[3] Jordan, Jane. 2007. Aquaculture hot spots: China and Latin America. The Fish Site. On line at
[4] Bread consumption in Chile, Latin Panel. On line at [link broken, accessed 10/22/2009]
[5] This and other % of food expenditure data is from Crovetto M., M. Mirta. 2002. Cambios en la estructura alimentaria y consumo aparente de nutrientes de los hogares del gran santiago 1988-1997. Rev. Chil. Nutr. [online]. 2002, vol.29, n.1 pp. 24-32 . Available from: <>.
[6] Bread consumption in Chile, op. cit.
[7] This and other figures for caloric contribution to US food supply are from “U.S. food supply: Nutrients contributed from major food groups, per capita per day, 1970 and 20001.” Nutrient Availability Spreadsheet. On line at
[8] While some families do eat 4 meals per day, it is common to combine onces and cena, eating some reheated leftovers from almuerzo along with bread and cold cuts, or to eat one or the other.
[9] Perfiles Nutricionales por Países – CHILE Octubre 2001, FAO Rome. On Line at
[10]Crece el Consumo de Bebidas y Aguas. On line at
[11] Food Statistics. Soft drink consumption (most recent) by country. Nation On line at
[12] Avilés, Hardy 202 op. cit.
[13] Chilenos consumen aún seis veces más carne pese a avance de pescados y mariscos. 13/08/09 Estrategia Online Chile. On line at,5310,5280449_5282927_5284940_4243009_CL,00.html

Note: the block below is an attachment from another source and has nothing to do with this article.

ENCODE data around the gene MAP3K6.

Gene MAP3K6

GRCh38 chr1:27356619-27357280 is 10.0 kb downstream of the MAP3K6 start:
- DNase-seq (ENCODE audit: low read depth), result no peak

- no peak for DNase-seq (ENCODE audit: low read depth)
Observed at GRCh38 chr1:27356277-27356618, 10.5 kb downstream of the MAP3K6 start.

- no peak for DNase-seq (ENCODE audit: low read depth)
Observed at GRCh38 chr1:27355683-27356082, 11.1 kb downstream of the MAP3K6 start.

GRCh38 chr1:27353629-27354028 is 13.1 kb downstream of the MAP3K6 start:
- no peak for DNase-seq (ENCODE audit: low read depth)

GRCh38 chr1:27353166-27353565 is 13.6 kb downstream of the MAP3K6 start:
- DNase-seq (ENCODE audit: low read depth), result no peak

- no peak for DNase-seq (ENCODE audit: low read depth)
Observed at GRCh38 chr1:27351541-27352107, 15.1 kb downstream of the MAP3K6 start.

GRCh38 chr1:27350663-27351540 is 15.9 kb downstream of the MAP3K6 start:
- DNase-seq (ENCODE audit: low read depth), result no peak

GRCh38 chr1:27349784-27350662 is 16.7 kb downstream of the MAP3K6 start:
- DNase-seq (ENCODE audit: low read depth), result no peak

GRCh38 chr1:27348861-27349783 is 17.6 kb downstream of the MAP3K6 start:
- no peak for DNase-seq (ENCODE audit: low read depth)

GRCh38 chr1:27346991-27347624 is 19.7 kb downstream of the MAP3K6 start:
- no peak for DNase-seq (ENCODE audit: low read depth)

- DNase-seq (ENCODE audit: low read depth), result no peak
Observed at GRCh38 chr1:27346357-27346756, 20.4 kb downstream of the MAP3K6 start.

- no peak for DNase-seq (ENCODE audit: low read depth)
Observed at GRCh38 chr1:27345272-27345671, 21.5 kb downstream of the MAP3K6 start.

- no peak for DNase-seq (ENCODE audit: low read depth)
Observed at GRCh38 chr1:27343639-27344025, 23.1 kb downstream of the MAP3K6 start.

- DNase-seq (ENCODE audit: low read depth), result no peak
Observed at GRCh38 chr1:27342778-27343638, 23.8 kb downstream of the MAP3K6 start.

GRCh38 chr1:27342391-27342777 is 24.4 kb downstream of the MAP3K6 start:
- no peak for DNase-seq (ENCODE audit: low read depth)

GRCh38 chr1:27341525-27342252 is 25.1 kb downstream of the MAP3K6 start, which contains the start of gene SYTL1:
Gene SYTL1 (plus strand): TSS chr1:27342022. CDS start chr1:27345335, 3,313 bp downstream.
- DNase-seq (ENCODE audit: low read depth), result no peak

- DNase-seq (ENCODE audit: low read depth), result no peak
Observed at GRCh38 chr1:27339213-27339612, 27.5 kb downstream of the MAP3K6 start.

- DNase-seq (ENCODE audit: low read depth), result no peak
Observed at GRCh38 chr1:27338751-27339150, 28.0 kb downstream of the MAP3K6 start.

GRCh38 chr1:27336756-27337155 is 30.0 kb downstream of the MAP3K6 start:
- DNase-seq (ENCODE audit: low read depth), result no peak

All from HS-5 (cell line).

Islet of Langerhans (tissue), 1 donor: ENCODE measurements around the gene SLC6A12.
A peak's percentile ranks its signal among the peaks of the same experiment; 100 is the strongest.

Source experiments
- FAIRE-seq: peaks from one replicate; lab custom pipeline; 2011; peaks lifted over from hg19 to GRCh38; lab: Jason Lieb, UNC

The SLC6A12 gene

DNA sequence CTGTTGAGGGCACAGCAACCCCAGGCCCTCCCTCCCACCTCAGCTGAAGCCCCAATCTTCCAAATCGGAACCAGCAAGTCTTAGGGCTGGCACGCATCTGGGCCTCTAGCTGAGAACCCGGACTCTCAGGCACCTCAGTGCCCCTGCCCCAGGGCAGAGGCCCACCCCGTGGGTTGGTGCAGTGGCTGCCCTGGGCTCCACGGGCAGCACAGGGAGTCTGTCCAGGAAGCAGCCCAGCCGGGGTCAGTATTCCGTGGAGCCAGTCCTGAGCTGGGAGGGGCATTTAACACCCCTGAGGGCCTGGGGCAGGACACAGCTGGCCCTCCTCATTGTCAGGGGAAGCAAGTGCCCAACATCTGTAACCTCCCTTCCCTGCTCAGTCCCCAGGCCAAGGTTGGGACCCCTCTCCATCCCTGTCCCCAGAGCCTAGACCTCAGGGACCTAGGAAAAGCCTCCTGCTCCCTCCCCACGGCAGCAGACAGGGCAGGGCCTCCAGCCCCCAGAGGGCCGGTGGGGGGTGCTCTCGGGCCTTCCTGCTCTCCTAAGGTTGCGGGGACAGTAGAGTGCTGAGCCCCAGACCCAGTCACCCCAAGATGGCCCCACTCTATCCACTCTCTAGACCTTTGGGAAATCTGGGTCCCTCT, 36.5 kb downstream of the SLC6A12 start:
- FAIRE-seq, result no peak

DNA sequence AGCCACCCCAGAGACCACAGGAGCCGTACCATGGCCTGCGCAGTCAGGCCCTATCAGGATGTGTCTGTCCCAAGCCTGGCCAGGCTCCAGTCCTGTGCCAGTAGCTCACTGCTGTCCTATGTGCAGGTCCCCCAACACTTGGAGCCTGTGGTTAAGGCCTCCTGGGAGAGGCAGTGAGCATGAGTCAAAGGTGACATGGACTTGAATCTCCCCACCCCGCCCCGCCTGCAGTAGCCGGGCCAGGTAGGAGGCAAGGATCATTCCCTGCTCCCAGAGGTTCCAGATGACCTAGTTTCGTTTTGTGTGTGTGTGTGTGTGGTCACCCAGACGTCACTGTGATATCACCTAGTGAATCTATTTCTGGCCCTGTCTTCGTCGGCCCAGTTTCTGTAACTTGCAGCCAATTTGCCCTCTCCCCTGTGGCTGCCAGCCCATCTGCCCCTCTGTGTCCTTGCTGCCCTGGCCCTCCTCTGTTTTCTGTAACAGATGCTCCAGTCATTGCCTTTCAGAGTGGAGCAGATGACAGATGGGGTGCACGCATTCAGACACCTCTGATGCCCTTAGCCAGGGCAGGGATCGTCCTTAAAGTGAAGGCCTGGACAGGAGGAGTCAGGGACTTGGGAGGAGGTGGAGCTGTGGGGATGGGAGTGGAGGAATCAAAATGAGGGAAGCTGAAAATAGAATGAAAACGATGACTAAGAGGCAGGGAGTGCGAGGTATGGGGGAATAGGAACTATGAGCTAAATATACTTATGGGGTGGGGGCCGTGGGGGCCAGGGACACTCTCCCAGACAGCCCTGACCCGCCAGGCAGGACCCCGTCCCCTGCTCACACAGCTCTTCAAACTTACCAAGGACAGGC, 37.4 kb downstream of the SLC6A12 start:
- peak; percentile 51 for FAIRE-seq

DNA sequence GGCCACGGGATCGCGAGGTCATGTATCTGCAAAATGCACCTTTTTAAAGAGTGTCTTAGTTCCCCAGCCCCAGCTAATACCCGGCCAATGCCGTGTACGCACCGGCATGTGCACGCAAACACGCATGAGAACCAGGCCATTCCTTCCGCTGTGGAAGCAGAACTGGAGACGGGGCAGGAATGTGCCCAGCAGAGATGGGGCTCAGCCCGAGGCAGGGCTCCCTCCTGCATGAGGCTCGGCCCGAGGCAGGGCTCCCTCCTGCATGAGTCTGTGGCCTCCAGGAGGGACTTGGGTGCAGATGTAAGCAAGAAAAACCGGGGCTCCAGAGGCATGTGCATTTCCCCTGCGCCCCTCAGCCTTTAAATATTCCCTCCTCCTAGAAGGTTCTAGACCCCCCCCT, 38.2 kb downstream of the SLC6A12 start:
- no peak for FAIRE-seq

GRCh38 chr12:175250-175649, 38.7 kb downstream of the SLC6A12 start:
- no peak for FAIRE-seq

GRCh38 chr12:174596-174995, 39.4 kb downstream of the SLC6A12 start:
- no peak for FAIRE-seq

[14] Chile poultry livestock… op. cit.
[15] Chilenos consumen… op. cit. ; ¡Vengüenza nacional! Chilenos sólo comen 7 kilos de pescados al año. La Cuarta.  Miércoles 5 de Mayo de 2010.  On line at

 [16] Chile GDP - per capita (PPP) Index Mundi On line at
[17] Mendoza V., Carolina, Anna Christina Pinheiro F. Hugo Amigo C. 2007. Evolución de la situación alimentaria en Chile. Revista Chilena de Nutrición, marzo, año/vol. 34, número 001 On line at
[18] Análisis de Aceites de Origen Vegetal. 2008 On line at
[19] Olivares C., Sonia & Nelly Bustos Z. 2006. Consumo de verduras y frutas en grupos específicos de consumidores chilenos: elementos a considerar en su promoción. Rev Chil Nutr Vol. 33, Suplemento Nº1. On line at
[20] Chilean Agriculture Overview, 2009. Agarian Policies and Studies Bureau, Ministerio de Agricultura. On line at
[21] Mendoza V. op. cit.
[22] La papa en Chile. 2007. CVTA. On line at
[23] Potato world, International Year of the Potato 2008. on line at